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After the Fall: Assessing the Impact of the Great Prison Experiment on Future Crime Control Policy

NCJ Number
Federal Probation Volume: 77 Issue: 3 Dated: December 2013 Pages: 3-14
James M. Byrne
Date Published
December 2013
12 pages
This article summarizes the available research on the impact of the increased use of incarceration on crime rates and future crime control policy.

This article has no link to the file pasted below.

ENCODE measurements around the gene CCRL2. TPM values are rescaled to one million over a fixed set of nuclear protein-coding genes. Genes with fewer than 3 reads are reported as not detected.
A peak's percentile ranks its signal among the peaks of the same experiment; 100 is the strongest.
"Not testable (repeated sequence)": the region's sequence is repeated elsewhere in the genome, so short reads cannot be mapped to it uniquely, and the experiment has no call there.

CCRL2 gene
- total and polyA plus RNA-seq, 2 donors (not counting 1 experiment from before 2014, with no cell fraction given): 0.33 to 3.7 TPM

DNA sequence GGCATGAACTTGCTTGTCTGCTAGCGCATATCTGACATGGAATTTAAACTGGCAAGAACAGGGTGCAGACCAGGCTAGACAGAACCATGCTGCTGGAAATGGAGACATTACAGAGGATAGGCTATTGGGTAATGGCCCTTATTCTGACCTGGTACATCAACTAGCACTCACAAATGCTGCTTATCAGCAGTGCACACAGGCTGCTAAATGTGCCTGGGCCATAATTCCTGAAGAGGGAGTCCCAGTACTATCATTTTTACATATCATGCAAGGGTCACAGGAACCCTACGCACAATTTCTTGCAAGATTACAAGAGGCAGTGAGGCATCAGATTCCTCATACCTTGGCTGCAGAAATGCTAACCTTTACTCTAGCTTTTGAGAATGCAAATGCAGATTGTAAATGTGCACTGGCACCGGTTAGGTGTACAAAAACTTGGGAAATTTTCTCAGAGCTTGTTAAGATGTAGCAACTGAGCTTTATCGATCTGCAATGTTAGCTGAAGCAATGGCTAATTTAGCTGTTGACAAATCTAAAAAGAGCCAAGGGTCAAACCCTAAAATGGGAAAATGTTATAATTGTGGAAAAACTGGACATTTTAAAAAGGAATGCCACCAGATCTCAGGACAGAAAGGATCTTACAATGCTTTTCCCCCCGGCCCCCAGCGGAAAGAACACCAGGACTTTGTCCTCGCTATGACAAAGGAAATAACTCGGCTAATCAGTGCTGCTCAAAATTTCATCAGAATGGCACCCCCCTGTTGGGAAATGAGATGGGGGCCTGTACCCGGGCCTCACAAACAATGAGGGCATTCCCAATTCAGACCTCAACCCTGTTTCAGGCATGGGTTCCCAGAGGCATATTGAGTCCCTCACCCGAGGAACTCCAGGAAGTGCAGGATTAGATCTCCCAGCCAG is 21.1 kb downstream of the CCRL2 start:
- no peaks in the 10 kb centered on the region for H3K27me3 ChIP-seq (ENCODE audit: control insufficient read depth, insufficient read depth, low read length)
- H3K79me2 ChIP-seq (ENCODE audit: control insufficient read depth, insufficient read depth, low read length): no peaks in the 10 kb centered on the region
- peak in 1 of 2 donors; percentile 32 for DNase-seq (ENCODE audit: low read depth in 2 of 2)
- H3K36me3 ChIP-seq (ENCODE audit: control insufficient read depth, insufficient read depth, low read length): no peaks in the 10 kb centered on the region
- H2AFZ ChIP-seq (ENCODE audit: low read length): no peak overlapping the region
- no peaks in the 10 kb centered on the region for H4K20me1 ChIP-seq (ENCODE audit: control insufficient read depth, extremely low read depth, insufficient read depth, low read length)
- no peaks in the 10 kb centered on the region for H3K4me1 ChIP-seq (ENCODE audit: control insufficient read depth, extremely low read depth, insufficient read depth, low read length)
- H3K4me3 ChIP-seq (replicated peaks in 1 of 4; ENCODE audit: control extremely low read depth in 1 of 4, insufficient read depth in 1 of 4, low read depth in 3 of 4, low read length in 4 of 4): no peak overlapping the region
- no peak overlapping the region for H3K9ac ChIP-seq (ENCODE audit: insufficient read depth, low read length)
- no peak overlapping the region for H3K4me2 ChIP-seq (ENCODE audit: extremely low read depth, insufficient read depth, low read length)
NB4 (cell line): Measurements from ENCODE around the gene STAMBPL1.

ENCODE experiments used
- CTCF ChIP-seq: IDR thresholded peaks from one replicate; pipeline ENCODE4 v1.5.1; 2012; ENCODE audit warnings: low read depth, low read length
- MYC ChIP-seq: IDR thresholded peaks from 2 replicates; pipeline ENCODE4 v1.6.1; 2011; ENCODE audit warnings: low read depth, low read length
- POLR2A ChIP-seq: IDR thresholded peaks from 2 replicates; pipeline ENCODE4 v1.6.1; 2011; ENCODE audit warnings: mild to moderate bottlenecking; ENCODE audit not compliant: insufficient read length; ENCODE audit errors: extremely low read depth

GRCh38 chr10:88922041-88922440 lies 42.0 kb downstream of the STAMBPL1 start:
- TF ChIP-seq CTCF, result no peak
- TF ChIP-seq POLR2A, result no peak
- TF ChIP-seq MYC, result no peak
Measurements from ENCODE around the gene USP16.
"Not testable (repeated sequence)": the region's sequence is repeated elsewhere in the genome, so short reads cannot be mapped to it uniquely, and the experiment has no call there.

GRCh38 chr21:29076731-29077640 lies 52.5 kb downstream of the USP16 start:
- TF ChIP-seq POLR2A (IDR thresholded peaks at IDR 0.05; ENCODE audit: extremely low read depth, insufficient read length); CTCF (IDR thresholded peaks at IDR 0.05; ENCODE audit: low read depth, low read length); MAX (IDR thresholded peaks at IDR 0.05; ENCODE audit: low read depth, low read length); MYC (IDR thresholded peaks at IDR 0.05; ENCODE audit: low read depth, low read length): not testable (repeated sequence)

This article focuses on research examining the use of incarceration to reduce crime rates and the effect that this has had on crime control policy. Beginning in the 1970s, State and Federal authorities began using incarceration as a means to improve public safety. Research has found that since that time, the prison population in the United States increased by 628 percent; however, the deterrent effect of incarceration has not occurred as expected. In addition, the research indicates that incarceration does not foster individual offender rehabilitation, prisons only have a modest general deterrent/incapacitation effect, greater rates of incarceration have not aided in improving public safety. As a result of these finding, researchers and policymakers have been looking at alternatives to reduce crime rates and improve public safety. One strategy being considered is justice reinvestment. This essay discusses the three justice reinvestment strategies that have been proposed to date: 1) a treatment investment strategy; 2) a police investment strategy; and 3) a community investment strategy; and highlights some of the research that has been conducted in this area. Tables and references